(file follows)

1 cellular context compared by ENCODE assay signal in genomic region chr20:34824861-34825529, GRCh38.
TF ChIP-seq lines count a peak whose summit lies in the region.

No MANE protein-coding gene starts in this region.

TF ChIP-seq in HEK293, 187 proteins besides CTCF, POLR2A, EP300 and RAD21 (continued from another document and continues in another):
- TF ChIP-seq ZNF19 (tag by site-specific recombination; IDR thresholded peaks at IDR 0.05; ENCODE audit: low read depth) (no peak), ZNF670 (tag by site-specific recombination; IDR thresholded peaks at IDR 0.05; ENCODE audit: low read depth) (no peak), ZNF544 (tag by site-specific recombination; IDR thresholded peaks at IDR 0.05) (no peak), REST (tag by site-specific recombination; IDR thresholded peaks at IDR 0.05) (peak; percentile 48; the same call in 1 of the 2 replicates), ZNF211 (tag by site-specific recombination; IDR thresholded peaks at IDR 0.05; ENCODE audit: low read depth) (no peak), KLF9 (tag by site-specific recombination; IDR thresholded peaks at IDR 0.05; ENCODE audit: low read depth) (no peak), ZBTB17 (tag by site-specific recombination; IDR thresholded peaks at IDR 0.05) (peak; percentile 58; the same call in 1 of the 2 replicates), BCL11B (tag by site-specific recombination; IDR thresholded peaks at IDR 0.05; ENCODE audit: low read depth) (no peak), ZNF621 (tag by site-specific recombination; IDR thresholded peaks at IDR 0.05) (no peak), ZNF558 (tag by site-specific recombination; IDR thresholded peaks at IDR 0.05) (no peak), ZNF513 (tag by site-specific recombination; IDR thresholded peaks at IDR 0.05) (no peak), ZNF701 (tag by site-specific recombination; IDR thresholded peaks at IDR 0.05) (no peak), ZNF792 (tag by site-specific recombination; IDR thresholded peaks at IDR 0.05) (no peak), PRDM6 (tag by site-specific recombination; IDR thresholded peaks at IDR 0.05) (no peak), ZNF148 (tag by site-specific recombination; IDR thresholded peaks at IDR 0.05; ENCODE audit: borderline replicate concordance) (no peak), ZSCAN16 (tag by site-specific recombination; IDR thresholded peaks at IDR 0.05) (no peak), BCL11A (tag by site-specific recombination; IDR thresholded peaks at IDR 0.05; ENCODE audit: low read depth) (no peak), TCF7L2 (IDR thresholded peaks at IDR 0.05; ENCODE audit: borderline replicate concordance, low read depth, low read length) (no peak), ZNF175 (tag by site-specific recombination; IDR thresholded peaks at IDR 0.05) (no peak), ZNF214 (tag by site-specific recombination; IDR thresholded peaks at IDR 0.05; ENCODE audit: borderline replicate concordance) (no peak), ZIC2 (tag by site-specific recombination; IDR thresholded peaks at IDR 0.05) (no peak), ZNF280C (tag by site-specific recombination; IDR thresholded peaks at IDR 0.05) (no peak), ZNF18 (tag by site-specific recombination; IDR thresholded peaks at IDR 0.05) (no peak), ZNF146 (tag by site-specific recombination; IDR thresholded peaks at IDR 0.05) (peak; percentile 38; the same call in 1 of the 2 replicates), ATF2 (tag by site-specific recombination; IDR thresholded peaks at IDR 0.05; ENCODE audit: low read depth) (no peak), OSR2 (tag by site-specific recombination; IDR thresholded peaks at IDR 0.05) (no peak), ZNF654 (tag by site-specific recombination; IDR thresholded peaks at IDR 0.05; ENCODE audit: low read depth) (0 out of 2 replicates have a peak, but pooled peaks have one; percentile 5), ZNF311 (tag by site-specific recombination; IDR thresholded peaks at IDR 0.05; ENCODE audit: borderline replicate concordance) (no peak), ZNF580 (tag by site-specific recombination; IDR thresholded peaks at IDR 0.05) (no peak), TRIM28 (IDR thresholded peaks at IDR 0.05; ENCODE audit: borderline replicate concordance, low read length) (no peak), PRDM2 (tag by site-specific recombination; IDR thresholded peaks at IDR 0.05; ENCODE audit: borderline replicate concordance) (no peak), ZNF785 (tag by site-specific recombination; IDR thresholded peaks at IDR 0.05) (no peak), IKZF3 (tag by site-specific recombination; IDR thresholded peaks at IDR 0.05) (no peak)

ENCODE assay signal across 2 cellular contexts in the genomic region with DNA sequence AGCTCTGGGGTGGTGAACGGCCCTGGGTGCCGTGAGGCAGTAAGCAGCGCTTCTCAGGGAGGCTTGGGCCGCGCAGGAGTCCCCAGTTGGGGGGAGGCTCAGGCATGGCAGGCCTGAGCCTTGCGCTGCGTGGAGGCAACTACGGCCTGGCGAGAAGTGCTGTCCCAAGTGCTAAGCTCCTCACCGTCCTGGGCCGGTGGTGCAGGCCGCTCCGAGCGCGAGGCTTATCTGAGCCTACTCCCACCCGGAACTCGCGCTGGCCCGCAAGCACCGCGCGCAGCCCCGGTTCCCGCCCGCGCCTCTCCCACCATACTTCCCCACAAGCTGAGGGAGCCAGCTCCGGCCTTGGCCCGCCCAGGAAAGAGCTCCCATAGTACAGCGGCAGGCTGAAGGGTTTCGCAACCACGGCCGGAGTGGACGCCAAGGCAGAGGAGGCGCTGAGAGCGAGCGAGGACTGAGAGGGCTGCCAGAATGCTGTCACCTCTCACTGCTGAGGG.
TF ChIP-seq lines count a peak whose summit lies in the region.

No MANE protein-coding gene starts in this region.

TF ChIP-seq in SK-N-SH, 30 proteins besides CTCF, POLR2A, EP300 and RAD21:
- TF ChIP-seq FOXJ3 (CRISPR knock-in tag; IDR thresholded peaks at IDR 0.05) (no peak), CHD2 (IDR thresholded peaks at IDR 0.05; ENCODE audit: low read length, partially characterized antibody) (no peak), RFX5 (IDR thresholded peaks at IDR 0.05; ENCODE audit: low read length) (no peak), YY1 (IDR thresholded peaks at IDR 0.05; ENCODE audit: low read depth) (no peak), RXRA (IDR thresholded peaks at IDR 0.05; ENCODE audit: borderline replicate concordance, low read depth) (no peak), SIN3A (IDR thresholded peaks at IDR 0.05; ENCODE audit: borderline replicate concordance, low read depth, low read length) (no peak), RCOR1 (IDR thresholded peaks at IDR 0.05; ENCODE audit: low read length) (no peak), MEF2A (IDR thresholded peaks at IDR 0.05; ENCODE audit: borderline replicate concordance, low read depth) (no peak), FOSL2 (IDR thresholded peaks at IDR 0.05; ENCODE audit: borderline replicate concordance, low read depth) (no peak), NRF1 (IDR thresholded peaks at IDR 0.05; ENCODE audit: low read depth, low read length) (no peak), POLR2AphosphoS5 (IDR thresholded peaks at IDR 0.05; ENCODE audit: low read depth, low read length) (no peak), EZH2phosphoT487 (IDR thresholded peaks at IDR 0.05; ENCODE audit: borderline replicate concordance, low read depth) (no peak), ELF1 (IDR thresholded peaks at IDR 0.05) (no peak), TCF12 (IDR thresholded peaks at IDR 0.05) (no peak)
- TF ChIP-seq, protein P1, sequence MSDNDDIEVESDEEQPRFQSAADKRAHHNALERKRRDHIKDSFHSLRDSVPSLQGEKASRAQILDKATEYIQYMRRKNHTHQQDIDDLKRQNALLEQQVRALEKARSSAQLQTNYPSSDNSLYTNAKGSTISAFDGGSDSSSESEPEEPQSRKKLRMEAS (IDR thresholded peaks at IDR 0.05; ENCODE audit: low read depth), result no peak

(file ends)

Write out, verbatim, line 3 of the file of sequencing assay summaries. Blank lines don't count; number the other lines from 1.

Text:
No MANE protein-coding gene starts in this region.